What’s up doc?—High-precision isotopic analysis of essential metals in biofluids for medical diagnosis

The question “What’s up doc?—High-precision isotopic analysis of essential metals in biofluids for medical diagnosis” is posed by Frank Vanhaecke and Marta Costas-Rodriguez. Research is under way as to the possibility of using high-precision isotopic analysis of metals in a biomedical context. The goal is to develop methods for medical diagnosis on the basis of isotopic analysis of mineral elements in biofluids, for diseases that can otherwise only be established at a later stage or via a more invasive method (e.g., a biopsy) and/or for prognosis purposes. Whilst this work is in a very early stage, it is known that various diseases have an influence on the uptake, metabolism and/or excretion of essential mineral elements and thus, can cause a difference in their isotopic composition in biofluids.

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Infrared mapping spectroscopic ellipsometry

Karsten Hinrichs and Andreas Furchner describe “Infrared mapping spectroscopic ellipsometry”. Recent developments in fundamental and materials research have increased the value of mapping techniques such as ellipsometry. IR ellipsometry, since it operates in the mid-IR fingerprint region, provides complementary information on composition, structural properties and interactions

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Multispectral imaging and the art expert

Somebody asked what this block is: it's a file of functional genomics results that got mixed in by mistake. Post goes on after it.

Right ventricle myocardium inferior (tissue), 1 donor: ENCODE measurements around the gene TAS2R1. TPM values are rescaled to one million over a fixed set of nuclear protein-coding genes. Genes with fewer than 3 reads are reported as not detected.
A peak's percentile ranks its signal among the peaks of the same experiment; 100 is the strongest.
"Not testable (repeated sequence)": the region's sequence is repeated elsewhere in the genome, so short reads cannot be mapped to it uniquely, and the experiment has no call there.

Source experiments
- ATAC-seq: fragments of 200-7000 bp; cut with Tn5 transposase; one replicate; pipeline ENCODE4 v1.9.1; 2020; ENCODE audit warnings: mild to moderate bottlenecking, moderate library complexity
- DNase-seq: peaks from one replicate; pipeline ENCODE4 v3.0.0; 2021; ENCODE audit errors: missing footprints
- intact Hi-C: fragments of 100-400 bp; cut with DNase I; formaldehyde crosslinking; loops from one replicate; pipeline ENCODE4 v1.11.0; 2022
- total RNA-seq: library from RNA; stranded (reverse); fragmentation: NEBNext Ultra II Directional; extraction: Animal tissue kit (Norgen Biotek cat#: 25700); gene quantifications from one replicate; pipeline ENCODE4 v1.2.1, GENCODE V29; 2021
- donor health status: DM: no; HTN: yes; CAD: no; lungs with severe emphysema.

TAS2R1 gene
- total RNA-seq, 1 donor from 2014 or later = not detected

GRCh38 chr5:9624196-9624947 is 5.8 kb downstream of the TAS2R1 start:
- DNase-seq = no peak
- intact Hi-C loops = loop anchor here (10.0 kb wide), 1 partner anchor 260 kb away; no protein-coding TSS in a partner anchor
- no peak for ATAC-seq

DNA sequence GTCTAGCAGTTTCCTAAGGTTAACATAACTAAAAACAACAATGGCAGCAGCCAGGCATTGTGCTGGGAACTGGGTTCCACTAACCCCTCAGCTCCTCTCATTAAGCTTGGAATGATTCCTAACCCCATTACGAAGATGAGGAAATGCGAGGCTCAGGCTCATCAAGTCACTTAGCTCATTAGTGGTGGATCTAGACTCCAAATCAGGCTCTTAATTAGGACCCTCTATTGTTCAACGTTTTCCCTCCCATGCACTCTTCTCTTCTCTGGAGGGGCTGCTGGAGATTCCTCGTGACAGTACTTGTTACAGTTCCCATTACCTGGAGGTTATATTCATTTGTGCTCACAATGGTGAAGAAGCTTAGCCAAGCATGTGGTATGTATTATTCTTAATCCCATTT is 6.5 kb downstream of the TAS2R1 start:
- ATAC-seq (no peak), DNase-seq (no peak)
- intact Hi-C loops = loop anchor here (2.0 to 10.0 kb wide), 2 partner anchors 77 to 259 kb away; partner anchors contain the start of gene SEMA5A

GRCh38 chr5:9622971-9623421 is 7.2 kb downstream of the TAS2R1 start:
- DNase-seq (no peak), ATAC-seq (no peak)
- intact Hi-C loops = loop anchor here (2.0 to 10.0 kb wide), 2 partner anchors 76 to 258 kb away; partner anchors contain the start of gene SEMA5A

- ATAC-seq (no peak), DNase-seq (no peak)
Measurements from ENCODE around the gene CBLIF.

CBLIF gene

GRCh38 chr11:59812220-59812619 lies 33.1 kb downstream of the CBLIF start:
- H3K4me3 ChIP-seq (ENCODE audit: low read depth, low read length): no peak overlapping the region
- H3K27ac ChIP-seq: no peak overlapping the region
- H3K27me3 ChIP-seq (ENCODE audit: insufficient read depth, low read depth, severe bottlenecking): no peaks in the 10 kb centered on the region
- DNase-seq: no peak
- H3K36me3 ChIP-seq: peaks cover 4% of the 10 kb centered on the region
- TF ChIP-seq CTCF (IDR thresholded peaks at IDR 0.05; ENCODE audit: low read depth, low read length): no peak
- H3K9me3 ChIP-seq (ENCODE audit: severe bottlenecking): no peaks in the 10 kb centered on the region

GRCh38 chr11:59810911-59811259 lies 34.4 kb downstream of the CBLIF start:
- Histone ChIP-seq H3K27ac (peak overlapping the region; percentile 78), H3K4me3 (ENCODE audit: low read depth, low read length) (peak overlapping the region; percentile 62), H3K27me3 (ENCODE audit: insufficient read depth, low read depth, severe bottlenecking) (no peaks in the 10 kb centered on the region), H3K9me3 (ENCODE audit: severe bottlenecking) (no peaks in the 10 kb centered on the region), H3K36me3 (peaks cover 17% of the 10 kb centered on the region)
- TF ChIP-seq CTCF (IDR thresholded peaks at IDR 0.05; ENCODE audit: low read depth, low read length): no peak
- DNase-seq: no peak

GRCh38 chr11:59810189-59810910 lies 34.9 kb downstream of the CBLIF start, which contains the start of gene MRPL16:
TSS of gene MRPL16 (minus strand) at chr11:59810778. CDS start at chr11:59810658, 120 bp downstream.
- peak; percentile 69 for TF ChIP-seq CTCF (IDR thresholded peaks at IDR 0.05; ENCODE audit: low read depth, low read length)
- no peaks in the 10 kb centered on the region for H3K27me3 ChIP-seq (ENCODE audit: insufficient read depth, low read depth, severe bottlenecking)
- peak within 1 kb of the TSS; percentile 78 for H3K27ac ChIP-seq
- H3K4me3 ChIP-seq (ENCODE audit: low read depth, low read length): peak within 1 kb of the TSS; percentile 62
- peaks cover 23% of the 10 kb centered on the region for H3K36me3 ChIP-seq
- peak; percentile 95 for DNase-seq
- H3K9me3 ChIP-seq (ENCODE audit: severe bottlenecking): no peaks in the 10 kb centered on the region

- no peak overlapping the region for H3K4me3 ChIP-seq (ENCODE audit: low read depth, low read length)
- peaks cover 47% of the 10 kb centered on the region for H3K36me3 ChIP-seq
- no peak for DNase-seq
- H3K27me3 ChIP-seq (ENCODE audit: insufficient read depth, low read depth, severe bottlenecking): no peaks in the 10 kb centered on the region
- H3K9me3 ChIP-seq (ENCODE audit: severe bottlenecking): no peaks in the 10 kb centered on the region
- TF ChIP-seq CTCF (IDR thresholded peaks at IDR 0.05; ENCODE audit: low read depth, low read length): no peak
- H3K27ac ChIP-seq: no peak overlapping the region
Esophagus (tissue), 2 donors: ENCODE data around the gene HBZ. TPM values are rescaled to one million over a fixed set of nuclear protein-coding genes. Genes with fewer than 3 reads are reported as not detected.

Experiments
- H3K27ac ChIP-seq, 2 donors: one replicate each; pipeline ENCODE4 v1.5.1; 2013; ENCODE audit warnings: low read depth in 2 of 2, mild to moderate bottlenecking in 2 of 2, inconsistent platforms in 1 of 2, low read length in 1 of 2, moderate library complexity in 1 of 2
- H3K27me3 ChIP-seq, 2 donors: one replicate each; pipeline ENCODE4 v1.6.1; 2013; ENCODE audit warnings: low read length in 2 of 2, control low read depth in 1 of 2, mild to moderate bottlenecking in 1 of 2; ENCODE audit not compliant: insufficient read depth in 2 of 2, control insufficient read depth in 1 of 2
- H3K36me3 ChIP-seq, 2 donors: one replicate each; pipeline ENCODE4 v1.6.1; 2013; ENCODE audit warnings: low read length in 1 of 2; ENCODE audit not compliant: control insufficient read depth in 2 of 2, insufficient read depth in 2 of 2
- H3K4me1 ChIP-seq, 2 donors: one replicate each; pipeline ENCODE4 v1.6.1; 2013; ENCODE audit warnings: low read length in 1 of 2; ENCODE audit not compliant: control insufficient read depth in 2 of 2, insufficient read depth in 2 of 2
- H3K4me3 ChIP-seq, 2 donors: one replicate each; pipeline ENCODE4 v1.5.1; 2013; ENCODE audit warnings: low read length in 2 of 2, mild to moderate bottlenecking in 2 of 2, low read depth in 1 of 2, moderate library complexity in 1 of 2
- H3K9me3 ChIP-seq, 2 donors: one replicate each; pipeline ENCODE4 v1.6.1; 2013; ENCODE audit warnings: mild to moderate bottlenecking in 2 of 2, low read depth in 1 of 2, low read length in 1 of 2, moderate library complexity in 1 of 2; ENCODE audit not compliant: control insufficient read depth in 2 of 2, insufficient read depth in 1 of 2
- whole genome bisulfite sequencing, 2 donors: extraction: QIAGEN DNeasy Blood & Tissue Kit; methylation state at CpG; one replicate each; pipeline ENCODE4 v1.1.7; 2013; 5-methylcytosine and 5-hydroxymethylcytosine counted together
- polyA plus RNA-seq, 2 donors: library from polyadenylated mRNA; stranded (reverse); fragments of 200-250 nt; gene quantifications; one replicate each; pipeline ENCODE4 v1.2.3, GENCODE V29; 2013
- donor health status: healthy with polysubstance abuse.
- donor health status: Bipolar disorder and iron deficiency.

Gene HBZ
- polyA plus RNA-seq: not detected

This article, by Antonino Cosentino is “Multispectral imaging and the art expert”. Multispectral imaging systems are increasingly being used by scientists and conservators working with art. They can map and identify the consituents of the paint and any retouching that may have been carried out on works of art. They are also used to visually enhance old and faded documents.

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Mössbauer spectroscopy in astrobiology

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Christian Schröder tells us about “Mössbauer spectroscopy in astrobiology”. Iron is abundant in the Earth’s crust, as well as on Mars and is likely to be so also on Jupiter’s moon, Europa. Iron is important for life and may have played a role in the origin of life as an energy source and by providing mineral surfaces as a template for surface metabolism. Iron continues to be essential for almost all organisms as the functional centre of many proteins and enzymes. Mössbauer spectroscopy is a powerful tool to study iron-bearing solid substances and as such has applications in the search for life in other parts of our Solar System.


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In vivo Raman spectroscopy of skin


In vivo Raman spectroscopy of skin” is Paul Pudney’s topic. The skin is a most important part of our bodies. There is great interest in studying it to help understand the many skin diseases we are prone to, including cancer, to develop skin care products and, increasingly, as an alternative route to administer pharmaceuticals instead of through the gut. Raman spectroscopy is an exellent tool to study these, and has particular advantages in its ability to do so in vivo.

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